Over the weekend, the New York Post reported that two high profile members of the Bialystoker Synagogue board of directors are suing the historic institution’s president, rabbi and housing committee chairman over the potential sale of an “L-shaped lot at Delancey Street and Bialystoker Place.”
The story in Saturday’s newspaper noted that the board president, Manhattan Supreme Court Judge Shlomo Hagler, faced a $25 million lawsuit from Baruch Singer and Lenny Greher. According to the Post, Singer and Greher are claiming the sale of the parcel, 15-17 Bialystoker Place, violated an April 2012 ruling from a “Brooklyn rabbinical court.”
Then yesterday, Yori Yanover (former publisher of the Grand Street News) offered additional details in The Jewish Press:
The suit came after the synagogue sold in January a 127-unit low-income senior housing building it co-owns together with the UJC (United Jewish Council) on an adjacent lot for $28 million. A source in the synagogue has told The Jewish Press that the proceeds from the property sale may only be used to create new affordable housing for seniors, and not—as they had been hoping—to cover the synagogue’s financial needs. Our source pointed out that when the membership was asked to approve the sale, they were not told about this stipulation. But another source claims the limit had been spelled out. Another source has told The Jewish Press that Justice Hagler’s name is going to be removed from the suit this Monday… Baruch Singer is the son of the Bialystoker’s former Rav, Rabbi Yitzchok Singer z”l, who was involved in developing the property which is being fought over.
The story indicated that Heshy Jacob, chairman of the UJC of the East Side and a synagogue board member, is also named in the lawsuit. Back in January, Jacob told The Lo-Down that the senior housing facility, known as the Orenstein building, would continue to operate for the next 30 years before redevelopment occurred. Under terms of the deal, approved by the federal Department of Housing and Urban Development (HUD), all of the profits from the sale would be funneled back into affordable housing in New York City.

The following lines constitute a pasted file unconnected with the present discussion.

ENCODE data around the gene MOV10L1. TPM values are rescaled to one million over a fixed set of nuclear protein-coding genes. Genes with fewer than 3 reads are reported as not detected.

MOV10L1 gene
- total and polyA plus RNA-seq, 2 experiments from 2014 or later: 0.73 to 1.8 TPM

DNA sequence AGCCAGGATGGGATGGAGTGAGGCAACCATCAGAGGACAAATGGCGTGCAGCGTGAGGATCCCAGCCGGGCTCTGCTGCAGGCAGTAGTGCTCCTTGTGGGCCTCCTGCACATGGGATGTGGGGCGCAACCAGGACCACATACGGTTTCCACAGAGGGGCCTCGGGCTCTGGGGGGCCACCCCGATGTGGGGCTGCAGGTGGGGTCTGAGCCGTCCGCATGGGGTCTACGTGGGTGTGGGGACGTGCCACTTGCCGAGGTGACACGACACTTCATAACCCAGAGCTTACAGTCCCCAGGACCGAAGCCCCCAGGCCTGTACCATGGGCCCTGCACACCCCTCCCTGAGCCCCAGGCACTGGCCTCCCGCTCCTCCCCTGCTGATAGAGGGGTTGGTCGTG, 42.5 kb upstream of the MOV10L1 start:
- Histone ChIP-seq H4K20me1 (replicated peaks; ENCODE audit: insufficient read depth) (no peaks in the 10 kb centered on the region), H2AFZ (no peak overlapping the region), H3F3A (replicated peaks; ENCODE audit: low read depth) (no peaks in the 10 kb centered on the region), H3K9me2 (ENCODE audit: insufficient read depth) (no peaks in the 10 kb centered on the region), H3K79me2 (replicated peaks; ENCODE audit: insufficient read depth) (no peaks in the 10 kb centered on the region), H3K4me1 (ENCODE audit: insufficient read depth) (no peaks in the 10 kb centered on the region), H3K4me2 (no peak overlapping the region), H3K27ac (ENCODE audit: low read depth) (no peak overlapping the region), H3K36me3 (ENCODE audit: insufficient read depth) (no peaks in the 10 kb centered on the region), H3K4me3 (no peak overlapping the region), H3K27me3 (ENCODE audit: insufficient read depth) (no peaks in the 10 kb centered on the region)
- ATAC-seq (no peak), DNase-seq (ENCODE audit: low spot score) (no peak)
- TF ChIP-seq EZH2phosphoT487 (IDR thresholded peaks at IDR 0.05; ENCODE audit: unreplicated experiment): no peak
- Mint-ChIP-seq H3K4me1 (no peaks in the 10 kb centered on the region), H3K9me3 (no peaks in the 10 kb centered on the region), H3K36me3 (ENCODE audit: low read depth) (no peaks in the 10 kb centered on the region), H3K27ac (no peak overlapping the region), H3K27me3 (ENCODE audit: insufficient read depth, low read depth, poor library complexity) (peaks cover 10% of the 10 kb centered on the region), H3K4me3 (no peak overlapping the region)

At the time, the new owner of the property was not disclosed. Months later, however, public documents revealed that the firm created to oversee 15-17 Bialystoker Place, Cam-Orensetein, was controlled by Avi Schron. Mr. Schron’s father, Ruby Schron, runs Cammeby’s International, one of New York’s most powerful real estate companies.
According to the documents, Cam-Orenstein “intends to construct a new (240,000 square foot) building” on the pacel, utilizing “excess development rights.” In June of 2012, the City Council approved a new tax exemption for the parcel. It read in part:
The (new owner) will refinance the original HUD mortgage in order to fund needed repairs, decrease debt service, and meet other financial obligations, with a loan from the New York State Housing Finance Agency (“HFA”) and low income housing tax credits. The New Owner and HFA will enter into a regulatory agreement providing that, for a term of forty (40) years, all units must be rented to elderly persons whose incomes do not exceed 60% of area median income.
The future of the Orenstein senior building is not the only property issue the synagogue has been weighing in the past couple of years. In the spring of 2012, Hagler, the board president, sent a letter to members of the congregation recommending the sale of excess air rights to Omni New York, a real estate firm. In the letter, Hagler wrote that the company had offered $200/square foot for air rights associated with the synagogue’s main building (7-11 Willett St.) and an adjoining parking lot. He referenced an “ever burgeoning deficit” and indicated the sale was necessary because the “synagogue’s buildings and infrastructure are aging and require expensive maintenance and repairs.” The members approved the potential sale, although the transaction has never surfaced in public records.
The Post story incorrectly stated that the synagogue was “once run by Assembly Speaker Sheldon Silver,” but that he resigned from the board in 2010. Silver was never board president, although he did previously serve on the synagogue’s governing body. In that March 2012 letter from Hagler, William Rapfogel was listed as a board member. Rapfogel was removed as head of the Met Council on Jewish Poverty earlier this year when he was implicated in a sweeping corruption scandal. His name no longer appears on the synagogue’s web site, although his son, Michael, is still listed as a member of the board. The United Jewish Council of the East Side is an affiliate of the Met Council.